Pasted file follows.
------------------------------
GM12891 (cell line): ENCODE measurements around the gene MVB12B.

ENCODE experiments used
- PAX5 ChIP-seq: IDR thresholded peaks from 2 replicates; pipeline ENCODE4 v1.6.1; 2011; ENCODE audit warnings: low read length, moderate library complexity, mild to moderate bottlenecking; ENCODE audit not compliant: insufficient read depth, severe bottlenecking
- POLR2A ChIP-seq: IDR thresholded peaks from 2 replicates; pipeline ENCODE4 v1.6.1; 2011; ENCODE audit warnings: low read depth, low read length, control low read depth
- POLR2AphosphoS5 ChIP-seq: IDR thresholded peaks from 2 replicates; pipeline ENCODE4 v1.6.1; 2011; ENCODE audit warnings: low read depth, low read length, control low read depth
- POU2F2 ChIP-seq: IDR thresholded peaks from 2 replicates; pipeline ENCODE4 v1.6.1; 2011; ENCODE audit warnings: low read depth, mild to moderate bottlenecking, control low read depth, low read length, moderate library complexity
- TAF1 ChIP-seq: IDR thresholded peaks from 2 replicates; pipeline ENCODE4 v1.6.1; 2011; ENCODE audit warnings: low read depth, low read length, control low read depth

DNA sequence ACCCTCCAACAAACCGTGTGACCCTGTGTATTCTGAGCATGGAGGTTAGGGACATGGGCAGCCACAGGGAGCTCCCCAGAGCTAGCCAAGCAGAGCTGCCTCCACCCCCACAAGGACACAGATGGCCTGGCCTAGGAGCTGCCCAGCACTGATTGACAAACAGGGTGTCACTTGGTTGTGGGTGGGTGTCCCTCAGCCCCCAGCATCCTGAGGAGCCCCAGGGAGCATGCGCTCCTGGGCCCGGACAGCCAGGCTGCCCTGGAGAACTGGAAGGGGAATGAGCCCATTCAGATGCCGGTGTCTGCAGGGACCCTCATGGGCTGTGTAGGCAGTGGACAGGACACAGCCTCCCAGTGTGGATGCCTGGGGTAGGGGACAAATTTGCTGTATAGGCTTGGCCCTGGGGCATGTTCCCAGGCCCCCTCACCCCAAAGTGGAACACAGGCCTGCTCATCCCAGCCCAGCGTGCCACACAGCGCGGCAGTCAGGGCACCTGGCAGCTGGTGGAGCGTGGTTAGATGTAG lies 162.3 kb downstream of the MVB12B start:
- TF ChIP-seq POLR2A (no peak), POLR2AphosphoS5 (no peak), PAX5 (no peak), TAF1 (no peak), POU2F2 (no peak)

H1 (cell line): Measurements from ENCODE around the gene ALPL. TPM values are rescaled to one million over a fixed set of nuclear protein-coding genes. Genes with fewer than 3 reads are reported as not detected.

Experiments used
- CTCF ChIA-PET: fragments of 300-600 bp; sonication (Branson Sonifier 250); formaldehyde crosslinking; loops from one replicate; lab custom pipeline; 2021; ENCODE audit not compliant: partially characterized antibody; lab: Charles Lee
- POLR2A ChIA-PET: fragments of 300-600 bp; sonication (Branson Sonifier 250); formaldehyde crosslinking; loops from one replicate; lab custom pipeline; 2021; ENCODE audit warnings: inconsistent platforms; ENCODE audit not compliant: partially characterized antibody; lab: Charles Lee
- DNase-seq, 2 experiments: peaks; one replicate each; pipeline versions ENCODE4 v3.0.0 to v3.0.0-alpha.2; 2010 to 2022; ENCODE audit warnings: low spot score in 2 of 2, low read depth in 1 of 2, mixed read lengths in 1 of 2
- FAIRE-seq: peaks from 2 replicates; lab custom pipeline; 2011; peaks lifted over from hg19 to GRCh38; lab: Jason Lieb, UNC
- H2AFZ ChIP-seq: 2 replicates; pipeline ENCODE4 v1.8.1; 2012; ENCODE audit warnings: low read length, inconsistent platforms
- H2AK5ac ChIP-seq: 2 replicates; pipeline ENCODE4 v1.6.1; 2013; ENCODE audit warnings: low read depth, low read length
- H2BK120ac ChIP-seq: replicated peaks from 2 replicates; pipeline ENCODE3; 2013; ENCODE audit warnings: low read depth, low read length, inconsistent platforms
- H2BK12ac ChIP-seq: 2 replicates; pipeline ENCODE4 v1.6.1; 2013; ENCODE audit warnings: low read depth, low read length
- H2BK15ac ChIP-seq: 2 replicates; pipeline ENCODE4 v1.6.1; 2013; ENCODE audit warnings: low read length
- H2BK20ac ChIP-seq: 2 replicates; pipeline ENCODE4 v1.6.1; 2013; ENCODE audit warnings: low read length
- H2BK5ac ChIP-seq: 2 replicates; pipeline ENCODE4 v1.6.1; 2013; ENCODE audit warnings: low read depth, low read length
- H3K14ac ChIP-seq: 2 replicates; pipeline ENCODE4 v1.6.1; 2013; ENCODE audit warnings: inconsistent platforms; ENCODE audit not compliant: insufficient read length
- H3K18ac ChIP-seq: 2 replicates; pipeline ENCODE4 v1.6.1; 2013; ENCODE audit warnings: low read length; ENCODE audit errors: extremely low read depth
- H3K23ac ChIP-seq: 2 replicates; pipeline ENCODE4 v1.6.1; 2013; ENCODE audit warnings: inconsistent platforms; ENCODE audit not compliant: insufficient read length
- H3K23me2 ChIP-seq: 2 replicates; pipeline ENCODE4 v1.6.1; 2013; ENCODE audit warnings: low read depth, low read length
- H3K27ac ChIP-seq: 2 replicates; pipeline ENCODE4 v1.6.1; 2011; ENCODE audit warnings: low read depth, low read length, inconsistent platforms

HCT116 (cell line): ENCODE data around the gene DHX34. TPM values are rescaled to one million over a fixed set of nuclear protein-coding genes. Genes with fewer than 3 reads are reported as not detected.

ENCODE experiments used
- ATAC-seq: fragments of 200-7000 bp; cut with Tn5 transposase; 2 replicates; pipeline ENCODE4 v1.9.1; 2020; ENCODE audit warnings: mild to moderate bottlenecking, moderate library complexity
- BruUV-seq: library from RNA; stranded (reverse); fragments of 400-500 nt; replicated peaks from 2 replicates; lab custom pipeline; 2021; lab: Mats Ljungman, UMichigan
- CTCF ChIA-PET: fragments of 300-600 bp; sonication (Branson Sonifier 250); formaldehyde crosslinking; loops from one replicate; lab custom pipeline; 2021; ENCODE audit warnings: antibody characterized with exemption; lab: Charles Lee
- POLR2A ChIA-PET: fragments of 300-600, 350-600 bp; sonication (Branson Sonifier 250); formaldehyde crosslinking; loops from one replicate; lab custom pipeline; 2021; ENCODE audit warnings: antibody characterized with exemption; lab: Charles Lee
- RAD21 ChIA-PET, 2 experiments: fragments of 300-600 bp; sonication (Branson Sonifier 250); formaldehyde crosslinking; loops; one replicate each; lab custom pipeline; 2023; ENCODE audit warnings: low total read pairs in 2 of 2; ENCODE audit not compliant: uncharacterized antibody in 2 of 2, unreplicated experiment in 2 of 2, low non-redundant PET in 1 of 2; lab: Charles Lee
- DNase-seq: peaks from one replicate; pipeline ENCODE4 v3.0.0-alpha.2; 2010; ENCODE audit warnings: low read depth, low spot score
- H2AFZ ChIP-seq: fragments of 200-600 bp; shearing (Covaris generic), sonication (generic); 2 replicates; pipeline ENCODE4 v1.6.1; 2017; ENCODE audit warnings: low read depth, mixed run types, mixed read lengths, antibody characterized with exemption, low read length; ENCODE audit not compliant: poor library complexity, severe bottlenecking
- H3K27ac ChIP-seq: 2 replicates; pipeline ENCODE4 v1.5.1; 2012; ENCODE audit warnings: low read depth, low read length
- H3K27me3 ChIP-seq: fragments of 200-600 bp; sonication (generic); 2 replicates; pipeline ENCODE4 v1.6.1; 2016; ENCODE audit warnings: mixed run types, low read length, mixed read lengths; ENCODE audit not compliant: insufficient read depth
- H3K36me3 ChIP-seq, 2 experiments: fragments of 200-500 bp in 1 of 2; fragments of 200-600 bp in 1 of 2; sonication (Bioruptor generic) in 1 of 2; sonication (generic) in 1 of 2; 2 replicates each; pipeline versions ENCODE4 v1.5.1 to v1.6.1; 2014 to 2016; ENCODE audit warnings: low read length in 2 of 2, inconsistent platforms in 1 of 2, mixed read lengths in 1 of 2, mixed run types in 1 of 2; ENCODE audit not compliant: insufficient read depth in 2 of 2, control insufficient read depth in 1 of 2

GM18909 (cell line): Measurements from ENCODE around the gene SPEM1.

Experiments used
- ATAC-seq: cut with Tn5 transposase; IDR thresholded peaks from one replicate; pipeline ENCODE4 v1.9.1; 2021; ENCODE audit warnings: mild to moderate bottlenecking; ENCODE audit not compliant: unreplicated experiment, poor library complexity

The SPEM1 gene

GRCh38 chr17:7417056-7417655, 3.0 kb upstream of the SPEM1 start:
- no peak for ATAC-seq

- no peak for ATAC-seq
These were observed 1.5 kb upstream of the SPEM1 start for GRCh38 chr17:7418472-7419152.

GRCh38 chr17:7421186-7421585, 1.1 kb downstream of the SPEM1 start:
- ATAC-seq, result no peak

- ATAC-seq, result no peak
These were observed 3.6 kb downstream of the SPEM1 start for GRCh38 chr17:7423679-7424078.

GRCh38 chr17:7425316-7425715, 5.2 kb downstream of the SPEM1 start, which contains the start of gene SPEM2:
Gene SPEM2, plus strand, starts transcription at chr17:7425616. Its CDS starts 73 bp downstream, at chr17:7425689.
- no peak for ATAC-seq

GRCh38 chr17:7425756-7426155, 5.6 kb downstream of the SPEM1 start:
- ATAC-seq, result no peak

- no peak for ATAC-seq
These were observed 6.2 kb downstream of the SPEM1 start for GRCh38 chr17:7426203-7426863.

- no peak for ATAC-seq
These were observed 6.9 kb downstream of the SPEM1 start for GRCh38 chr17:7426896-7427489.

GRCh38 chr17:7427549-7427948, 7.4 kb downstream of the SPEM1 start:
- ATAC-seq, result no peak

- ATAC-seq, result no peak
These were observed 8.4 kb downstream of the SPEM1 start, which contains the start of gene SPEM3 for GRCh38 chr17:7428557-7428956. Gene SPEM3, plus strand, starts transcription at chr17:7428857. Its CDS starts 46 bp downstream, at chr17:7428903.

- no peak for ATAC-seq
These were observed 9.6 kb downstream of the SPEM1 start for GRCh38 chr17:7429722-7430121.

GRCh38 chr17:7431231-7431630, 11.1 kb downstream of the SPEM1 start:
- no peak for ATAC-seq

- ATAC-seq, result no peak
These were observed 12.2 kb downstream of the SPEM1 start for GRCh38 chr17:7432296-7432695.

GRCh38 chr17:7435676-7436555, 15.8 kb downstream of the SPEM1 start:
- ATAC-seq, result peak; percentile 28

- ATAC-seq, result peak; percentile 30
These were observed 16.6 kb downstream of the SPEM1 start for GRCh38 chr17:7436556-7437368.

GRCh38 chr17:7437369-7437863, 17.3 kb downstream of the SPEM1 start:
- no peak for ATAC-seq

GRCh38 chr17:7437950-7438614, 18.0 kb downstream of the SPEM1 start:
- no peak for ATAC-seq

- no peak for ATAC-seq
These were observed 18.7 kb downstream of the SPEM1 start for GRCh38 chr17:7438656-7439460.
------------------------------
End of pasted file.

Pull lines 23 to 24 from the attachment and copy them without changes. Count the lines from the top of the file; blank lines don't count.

- H3K14ac ChIP-seq: 2 replicates; pipeline ENCODE4 v1.6.1; 2013; ENCODE audit warnings: inconsistent platforms; ENCODE audit not compliant: insufficient read length
- H3K18ac ChIP-seq: 2 replicates; pipeline ENCODE4 v1.6.1; 2013; ENCODE audit warnings: low read length; ENCODE audit errors: extremely low read depth